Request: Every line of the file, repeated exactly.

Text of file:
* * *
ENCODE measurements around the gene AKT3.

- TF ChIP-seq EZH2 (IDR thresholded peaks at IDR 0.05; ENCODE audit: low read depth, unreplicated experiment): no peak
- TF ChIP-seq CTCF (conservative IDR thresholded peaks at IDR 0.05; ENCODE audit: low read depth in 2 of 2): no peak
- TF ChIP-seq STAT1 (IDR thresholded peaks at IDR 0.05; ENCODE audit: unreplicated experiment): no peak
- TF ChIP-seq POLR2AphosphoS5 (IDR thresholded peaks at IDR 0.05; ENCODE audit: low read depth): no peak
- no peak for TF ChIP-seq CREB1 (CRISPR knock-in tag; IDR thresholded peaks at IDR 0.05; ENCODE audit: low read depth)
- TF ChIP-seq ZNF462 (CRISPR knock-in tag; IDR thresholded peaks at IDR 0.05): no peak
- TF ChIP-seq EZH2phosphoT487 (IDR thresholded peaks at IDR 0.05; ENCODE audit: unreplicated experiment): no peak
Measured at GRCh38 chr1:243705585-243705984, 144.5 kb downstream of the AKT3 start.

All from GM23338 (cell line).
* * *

ENCODE measurements around the gene AKT3.

- TF ChIP-seq EZH2 (IDR thresholded peaks at IDR 0.05; ENCODE audit: low read depth, unreplicated experiment): no peak
- TF ChIP-seq CTCF (conservative IDR thresholded peaks at IDR 0.05; ENCODE audit: low read depth in 2 of 2): no peak
- TF ChIP-seq STAT1 (IDR thresholded peaks at IDR 0.05; ENCODE audit: unreplicated experiment): no peak
- TF ChIP-seq POLR2AphosphoS5 (IDR thresholded peaks at IDR 0.05; ENCODE audit: low read depth): no peak
- no peak for TF ChIP-seq CREB1 (CRISPR knock-in tag; IDR thresholded peaks at IDR 0.05; ENCODE audit: low read depth)
- TF ChIP-seq ZNF462 (CRISPR knock-in tag; IDR thresholded peaks at IDR 0.05): no peak
- TF ChIP-seq EZH2phosphoT487 (IDR thresholded peaks at IDR 0.05; ENCODE audit: unreplicated experiment): no peak
Measured at GRCh38 chr1:243705585-243705984, 144.5 kb downstream of the AKT3 start.

All from GM23338 (cell line).